Research paints new picture of “dinobird” feathers
The first complete chemical analysis of feathers from Archaeopteryx, a famous fossil linking dinosaurs and birds, reveals that the feathers were patterned—light in color, with a dark edge and tip—rather than all black, as previously thought.
The findings came from X-ray experiments at the Department of Energy's (DOE) SLAC National Accelerator Laboratory, where scientists were able to find chemical traces of the original dinobird and its pigments in the rock that entombed it 150 million years ago.
"This is a big leap forward in our understanding of the evolution of plumage," said Phillip Manning, a paleontologist at the University of Manchester and lead author of the report which received advanced online publication May 31 and appears in print in the June issue of the Journal of Analytical Atomic Spectrometry.
Only 11 specimens of Archaeopteryx have been found, the first one consisting of a single feather. Until a few years ago, researchers thought all the bones and tissues of the original animal would have been replaced by minerals during fossilization, leaving no chemical traces behind.
But two recently developed methods have turned up more information about the dinobird and its plumage.
The first is the discovery of melanosomes—microscopic "paint pot" structures containing pigment—in fossils. A team led by researchers at Brown University announced last year that an analysis of melanosomes in the Archaeopteryx feather specimen showed that the feather was black. They identified the feather as a covert—a type of feather that covers the primary and secondary wing feathers—and said its heavy pigmentation may have strengthened it against the wear and tear of flight, as it does in modern birds.
However, that study examined melanosomes from just a few locations in the fossilized feather, said SLAC’s Uwe Bergmann. "It’s actually quite a beautiful paper," he said, "but they took just tiny samples of the feather, not the whole thing."
The second is a method Bergmann, Manning and Roy Wogelius of the University of Manchester developed for rapidly scanning entire fossils and analyzing their chemistry with an X-ray beam at SLAC’s Stanford Synchrotron Radiation Lightsource (SSRL).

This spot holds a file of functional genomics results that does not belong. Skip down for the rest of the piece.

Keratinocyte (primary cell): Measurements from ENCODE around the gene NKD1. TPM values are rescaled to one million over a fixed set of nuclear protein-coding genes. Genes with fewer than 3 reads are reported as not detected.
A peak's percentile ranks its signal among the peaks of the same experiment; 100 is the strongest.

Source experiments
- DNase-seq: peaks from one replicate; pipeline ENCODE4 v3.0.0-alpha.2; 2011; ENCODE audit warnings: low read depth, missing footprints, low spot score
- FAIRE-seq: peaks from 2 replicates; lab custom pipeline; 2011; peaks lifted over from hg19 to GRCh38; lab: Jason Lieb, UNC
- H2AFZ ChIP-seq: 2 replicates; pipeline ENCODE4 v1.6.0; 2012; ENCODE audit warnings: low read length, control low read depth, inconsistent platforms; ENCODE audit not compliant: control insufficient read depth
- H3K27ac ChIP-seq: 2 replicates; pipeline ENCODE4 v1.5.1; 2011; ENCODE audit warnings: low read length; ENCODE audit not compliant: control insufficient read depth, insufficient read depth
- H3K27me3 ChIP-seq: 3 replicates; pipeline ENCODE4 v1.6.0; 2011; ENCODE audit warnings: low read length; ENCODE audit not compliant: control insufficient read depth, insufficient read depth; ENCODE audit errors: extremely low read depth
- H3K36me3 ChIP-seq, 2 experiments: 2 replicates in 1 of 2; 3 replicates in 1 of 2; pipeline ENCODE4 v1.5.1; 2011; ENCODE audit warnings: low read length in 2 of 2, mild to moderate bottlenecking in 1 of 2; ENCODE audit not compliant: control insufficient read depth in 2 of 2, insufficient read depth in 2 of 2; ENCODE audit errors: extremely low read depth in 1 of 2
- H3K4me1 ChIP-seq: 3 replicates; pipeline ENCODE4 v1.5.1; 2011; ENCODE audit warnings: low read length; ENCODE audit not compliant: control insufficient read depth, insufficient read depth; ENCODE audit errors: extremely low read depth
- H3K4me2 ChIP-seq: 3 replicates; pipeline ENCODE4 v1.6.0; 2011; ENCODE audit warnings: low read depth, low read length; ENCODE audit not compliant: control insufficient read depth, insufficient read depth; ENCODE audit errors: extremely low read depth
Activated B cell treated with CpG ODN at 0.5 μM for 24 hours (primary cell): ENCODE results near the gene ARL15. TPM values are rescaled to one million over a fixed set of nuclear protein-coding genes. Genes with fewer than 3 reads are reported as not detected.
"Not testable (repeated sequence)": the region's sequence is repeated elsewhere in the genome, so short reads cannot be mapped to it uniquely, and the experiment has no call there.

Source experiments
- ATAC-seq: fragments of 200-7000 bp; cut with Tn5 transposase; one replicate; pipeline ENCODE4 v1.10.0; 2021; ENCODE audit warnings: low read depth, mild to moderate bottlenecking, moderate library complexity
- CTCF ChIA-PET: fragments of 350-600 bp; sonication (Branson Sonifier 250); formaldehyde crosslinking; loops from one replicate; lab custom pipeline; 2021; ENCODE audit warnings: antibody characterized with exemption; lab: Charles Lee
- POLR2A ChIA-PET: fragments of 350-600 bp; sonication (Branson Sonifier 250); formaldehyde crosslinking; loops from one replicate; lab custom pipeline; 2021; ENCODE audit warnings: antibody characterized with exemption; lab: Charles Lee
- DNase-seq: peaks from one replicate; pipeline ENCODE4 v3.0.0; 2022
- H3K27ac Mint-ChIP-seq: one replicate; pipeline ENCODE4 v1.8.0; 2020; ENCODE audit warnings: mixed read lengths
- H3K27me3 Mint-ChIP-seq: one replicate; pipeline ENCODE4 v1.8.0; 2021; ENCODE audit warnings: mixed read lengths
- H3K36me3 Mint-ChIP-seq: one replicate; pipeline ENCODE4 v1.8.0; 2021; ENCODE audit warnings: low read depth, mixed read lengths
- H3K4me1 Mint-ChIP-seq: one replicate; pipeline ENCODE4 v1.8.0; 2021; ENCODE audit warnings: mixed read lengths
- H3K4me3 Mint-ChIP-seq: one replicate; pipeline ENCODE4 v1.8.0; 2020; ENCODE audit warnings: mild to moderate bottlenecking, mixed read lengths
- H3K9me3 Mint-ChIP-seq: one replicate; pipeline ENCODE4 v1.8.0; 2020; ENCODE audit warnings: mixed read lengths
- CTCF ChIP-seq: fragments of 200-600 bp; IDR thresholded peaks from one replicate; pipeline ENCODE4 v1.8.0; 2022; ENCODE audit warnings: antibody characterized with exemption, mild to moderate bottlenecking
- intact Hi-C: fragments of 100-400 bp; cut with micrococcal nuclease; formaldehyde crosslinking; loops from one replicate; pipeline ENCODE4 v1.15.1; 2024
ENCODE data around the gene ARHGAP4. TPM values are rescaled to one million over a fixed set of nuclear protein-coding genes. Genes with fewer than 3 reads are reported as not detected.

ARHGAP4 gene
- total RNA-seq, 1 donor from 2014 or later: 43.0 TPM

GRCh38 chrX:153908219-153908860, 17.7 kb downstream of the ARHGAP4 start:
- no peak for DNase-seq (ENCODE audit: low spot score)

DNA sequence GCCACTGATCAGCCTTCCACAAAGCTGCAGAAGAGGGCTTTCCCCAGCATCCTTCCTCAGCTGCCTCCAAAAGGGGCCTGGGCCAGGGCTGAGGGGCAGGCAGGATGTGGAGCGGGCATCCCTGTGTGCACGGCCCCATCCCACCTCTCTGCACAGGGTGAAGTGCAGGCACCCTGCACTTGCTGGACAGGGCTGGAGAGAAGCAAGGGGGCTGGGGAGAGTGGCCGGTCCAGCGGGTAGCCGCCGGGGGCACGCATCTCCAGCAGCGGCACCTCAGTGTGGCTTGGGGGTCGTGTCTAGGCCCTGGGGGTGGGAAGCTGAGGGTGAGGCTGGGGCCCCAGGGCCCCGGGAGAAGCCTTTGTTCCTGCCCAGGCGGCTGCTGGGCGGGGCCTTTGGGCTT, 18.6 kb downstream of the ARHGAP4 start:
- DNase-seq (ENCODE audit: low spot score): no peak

Over the past three years, they led a team that used this method to discover chemicals left by the dinobird’s bones and feathers in the surrounding rock, as well as pigments from the fossilized feathers of two of the first known birds. This allowed them to recreate the plumage pattern of a bird that lived more than 120 million years ago.
In the latest study, the team scanned the entire fossil of the first Archaeopteryx feather with the SSRL X-ray beam. They found trace metals associated with pigments and organic sulfur compounds that could only have come from the animal itself. The fact that these compounds have been preserved in the fossil for 150 million years is extraordinary, Manning said.
Together these chemical traces show that the feather was light in color, with areas of darker pigmentation along one edge and on the tip. Scans of a second fossilized Archaeopteryx, known as the Berlin counterpart, revealed that its covert feathers had the same pigmentation pattern, Manning said.
He said the results show that the chemical analysis provided by synchrotron X-ray sources such as SSRL is crucial for understanding these ancient fossils, including plumage patterns that play an important role in the courtship, reproduction and evolution of birds and contain clues to their health, eating habits and environment.
The research team included Dimosthenis Sokaras and Roberto Alonso of SLAC and scientists from the University of Manchester in England, the Black Hills Institute of Geological Research in South Dakota and the Museum für Naturkunde in Berlin, which provided the Archaeopteryx fossils for analysis.